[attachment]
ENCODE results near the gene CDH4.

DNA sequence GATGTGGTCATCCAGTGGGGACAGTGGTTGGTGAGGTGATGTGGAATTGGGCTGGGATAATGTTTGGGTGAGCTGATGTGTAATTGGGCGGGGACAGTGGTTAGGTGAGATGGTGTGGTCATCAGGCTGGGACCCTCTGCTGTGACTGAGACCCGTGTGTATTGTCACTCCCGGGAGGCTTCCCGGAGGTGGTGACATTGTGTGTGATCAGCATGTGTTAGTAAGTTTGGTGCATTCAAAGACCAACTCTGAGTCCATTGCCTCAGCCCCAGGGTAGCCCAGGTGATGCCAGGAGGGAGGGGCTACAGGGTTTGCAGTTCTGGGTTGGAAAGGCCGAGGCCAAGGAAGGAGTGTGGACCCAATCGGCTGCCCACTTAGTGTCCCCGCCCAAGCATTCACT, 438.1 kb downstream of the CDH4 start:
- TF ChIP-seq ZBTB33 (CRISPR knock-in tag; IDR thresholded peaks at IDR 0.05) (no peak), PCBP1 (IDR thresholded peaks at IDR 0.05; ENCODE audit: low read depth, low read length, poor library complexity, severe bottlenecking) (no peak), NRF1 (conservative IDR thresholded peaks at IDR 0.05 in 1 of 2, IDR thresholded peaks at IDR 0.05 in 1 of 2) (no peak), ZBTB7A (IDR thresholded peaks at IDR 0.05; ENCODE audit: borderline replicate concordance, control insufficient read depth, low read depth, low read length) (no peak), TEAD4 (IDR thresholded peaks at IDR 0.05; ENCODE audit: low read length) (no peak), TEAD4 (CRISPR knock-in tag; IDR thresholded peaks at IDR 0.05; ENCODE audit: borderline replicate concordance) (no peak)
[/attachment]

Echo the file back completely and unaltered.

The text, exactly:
ENCODE results near the gene CDH4.

DNA sequence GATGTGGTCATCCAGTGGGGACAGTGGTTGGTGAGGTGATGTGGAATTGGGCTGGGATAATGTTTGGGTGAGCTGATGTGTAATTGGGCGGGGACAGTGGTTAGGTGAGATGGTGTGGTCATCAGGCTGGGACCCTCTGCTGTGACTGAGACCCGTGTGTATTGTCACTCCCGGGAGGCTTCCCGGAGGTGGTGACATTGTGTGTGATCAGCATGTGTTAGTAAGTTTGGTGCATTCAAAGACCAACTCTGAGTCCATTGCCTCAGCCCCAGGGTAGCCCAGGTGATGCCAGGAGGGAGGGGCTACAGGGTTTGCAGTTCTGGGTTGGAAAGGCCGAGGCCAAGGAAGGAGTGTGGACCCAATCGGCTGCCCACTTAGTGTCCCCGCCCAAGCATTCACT, 438.1 kb downstream of the CDH4 start:
- TF ChIP-seq ZBTB33 (CRISPR knock-in tag; IDR thresholded peaks at IDR 0.05) (no peak), PCBP1 (IDR thresholded peaks at IDR 0.05; ENCODE audit: low read depth, low read length, poor library complexity, severe bottlenecking) (no peak), NRF1 (conservative IDR thresholded peaks at IDR 0.05 in 1 of 2, IDR thresholded peaks at IDR 0.05 in 1 of 2) (no peak), ZBTB7A (IDR thresholded peaks at IDR 0.05; ENCODE audit: borderline replicate concordance, control insufficient read depth, low read depth, low read length) (no peak), TEAD4 (IDR thresholded peaks at IDR 0.05; ENCODE audit: low read length) (no peak), TEAD4 (CRISPR knock-in tag; IDR thresholded peaks at IDR 0.05; ENCODE audit: borderline replicate concordance) (no peak)